“Wonder Woman” puts female empowerment at the forefront, given that it stars and is directed by a woman (Patty Jenkins), and Sherry Lansing, legendary producer and former studio executive, hopes that this movie will be the “tipping point” for more female-driven films in the future.
“The fact that it was directed by a female, stars Gal Gadot in the lead … it was just very emotional to see the movie,” Lansing told TheWrap. “Hopefully this will be the tipping point … to make people wake up and realize that a female-driven movie is as strong as a male-driven movie and females can direct action movies as well.”
Breaking ground is something Lansing knows about, having been the first woman to head a Hollywood movie studio when she became the President of Production at 20th Century Fox in 1980 at the age of 35. There, the company released “Fatal Attraction” in 1987, for which she received an Academy Award nomination for Best Picture alongside Stanley R. Jaffe. In 1992, she became the Chairman of Paramount Pictures, during which the company released hit films like “Forrest Gump” and “Titanic” (although the latter one was released with Fox).
Lansing recalled the movie “The First Wives Club,” which was released in 1996 through Paramount, and how the movie broke barriers for women as well.
“When ‘First Wives Club’ came out, it was against Bruce Willis’ action movie [“Last Man Standing”] and it was number one, beating the men,” she said. “Now, you are watching for example the ‘Twilight’ series — again with women [at the forefront] — and hopefully this will be the turning point and people will wake up. What is more fun than seeing a female empowerment movie with gorgeous women?”
On Monday, TheWrap interviewed several Hollywood insiders who said that the female-led blockbuster “Wonder Woman,” while it made history over the weekend by banking the biggest opening for a female-directed movie ever, is unlikely to spark a revolution in studio decision-making anytime soon. After all, TheWrap published a report in March that said out of the 149 movies slated for a wide release from the six legacy studios over the next three years, only 12 have female directors.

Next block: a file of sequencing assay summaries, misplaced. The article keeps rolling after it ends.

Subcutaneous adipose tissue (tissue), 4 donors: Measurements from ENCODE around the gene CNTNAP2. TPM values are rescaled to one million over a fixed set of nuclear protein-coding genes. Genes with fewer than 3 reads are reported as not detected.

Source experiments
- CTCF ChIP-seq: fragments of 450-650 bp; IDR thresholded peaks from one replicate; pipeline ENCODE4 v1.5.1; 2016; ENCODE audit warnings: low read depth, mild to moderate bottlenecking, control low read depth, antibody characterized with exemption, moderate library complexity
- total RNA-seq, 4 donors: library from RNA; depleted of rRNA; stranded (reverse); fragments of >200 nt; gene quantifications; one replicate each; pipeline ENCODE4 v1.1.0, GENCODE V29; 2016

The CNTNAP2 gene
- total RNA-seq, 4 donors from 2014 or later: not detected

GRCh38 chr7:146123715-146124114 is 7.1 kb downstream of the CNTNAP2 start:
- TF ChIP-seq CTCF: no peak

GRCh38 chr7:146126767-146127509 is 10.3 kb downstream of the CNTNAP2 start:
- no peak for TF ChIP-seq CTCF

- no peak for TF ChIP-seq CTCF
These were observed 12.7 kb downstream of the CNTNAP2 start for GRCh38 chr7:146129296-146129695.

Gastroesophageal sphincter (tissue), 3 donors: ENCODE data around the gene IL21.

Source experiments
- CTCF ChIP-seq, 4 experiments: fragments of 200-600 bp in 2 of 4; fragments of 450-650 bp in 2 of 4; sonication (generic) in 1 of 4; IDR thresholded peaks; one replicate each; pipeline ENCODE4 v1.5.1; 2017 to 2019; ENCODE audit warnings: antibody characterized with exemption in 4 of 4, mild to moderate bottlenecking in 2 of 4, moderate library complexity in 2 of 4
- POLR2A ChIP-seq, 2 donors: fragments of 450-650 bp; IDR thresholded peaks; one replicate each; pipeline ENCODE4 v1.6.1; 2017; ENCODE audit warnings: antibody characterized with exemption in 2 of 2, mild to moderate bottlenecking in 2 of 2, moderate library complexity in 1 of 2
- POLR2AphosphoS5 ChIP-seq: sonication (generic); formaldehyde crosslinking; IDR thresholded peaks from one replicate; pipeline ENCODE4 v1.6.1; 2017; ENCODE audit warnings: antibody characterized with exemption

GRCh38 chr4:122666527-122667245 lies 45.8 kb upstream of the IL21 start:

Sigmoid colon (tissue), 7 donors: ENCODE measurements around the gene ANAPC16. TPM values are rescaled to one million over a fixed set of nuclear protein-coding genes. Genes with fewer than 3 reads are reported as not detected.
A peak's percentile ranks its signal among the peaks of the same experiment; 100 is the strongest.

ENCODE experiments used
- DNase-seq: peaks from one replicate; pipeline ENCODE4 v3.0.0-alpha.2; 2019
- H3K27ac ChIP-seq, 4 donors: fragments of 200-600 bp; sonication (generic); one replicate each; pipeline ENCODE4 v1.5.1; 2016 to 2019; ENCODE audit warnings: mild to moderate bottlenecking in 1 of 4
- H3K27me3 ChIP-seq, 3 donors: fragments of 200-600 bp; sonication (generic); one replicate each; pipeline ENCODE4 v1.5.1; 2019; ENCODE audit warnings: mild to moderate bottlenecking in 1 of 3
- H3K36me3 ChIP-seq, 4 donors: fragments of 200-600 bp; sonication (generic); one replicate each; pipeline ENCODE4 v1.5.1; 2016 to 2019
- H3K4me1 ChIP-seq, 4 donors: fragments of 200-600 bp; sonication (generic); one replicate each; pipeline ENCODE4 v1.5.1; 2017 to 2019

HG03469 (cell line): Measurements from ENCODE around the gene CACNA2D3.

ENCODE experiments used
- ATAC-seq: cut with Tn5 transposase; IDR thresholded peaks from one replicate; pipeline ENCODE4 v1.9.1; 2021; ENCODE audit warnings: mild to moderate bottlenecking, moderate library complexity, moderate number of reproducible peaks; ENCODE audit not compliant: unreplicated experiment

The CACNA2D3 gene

But Lansing believes that this movie will spark imminent change for women in the industry.
“I think that there is been a ‘consciousness-raising’ led by women, with a lot of men embracing it as well,” she said. “Certainly, Ryan Murphy is a perfect example of this. There is always something that tips the scale, that makes everyone go, ‘wow!’ But when something breaks through in such an enormous way and defies every concept — ‘Wonder Woman’ broke records — it shows that reality can’t be denied any longer. It gives me goosebumps,” she added.
Lansing added that a lot has changed since she became the head of 20th Century Fox. She remembered the New York Times headline she saw of her hiring announcement — “Sherry Lansing, Former Model Named Head of Fox Productions” — and said that a headline like that would no longer make it onto the front page in 2017 because of the positive strides for women in the industry.
“That would never happen today!” she said. “Look at the number of women leading studios since then … those announcements no longer get the front page of New York Times. It was everywhere because it was such a shock. We no longer go, ‘a woman is running a studio?’ We accept it. The same thing is going to happen with a woman directing a franchise movie. Have things changed? Of course. Nobody thinks a woman can’t run a studio. We’ve conquered that.”
Lansing added, “The only time that we’re going to be equal is when you get to choose whatever you want to do. Whether you are a female or male, you are chosen because you are simply the best for the job.”